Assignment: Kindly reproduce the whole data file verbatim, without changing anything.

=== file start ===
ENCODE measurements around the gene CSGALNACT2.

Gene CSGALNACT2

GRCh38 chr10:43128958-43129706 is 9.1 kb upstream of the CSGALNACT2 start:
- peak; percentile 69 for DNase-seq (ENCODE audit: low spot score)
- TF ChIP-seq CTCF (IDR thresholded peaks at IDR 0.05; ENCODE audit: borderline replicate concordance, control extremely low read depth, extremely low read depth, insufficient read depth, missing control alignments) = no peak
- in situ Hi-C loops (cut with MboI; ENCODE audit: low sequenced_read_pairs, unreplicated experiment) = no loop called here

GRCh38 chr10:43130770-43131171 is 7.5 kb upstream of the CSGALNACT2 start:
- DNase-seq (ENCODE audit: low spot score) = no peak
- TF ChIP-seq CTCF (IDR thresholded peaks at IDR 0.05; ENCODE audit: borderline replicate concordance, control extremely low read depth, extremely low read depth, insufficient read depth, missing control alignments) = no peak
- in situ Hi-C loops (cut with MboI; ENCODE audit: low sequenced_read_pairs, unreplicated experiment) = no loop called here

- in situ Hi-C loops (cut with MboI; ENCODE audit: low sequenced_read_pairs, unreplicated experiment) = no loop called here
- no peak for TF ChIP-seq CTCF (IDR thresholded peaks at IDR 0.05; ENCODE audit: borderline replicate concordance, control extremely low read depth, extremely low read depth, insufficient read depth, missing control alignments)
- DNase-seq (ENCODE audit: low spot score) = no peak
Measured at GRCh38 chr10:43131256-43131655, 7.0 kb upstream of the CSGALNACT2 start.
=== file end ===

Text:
ENCODE measurements around the gene CSGALNACT2.

Gene CSGALNACT2

GRCh38 chr10:43128958-43129706 is 9.1 kb upstream of the CSGALNACT2 start:
- peak; percentile 69 for DNase-seq (ENCODE audit: low spot score)
- TF ChIP-seq CTCF (IDR thresholded peaks at IDR 0.05; ENCODE audit: borderline replicate concordance, control extremely low read depth, extremely low read depth, insufficient read depth, missing control alignments) = no peak
- in situ Hi-C loops (cut with MboI; ENCODE audit: low sequenced_read_pairs, unreplicated experiment) = no loop called here

GRCh38 chr10:43130770-43131171 is 7.5 kb upstream of the CSGALNACT2 start:
- DNase-seq (ENCODE audit: low spot score) = no peak
- TF ChIP-seq CTCF (IDR thresholded peaks at IDR 0.05; ENCODE audit: borderline replicate concordance, control extremely low read depth, extremely low read depth, insufficient read depth, missing control alignments) = no peak
- in situ Hi-C loops (cut with MboI; ENCODE audit: low sequenced_read_pairs, unreplicated experiment) = no loop called here

- in situ Hi-C loops (cut with MboI; ENCODE audit: low sequenced_read_pairs, unreplicated experiment) = no loop called here
- no peak for TF ChIP-seq CTCF (IDR thresholded peaks at IDR 0.05; ENCODE audit: borderline replicate concordance, control extremely low read depth, extremely low read depth, insufficient read depth, missing control alignments)
- DNase-seq (ENCODE audit: low spot score) = no peak
Measured at GRCh38 chr10:43131256-43131655, 7.0 kb upstream of the CSGALNACT2 start.